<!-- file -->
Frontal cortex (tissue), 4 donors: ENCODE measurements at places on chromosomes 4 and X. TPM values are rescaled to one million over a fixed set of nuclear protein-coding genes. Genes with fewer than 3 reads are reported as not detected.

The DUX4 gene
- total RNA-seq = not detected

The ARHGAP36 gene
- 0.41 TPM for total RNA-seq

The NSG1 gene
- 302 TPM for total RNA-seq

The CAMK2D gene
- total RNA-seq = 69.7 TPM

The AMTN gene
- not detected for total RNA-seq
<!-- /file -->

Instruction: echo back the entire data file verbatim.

Frontal cortex (tissue), 4 donors: ENCODE measurements at places on chromosomes 4 and X. TPM values are rescaled to one million over a fixed set of nuclear protein-coding genes. Genes with fewer than 3 reads are reported as not detected.

The DUX4 gene
- total RNA-seq = not detected

The ARHGAP36 gene
- 0.41 TPM for total RNA-seq

The NSG1 gene
- 302 TPM for total RNA-seq

The CAMK2D gene
- total RNA-seq = 69.7 TPM

The AMTN gene
- not detected for total RNA-seq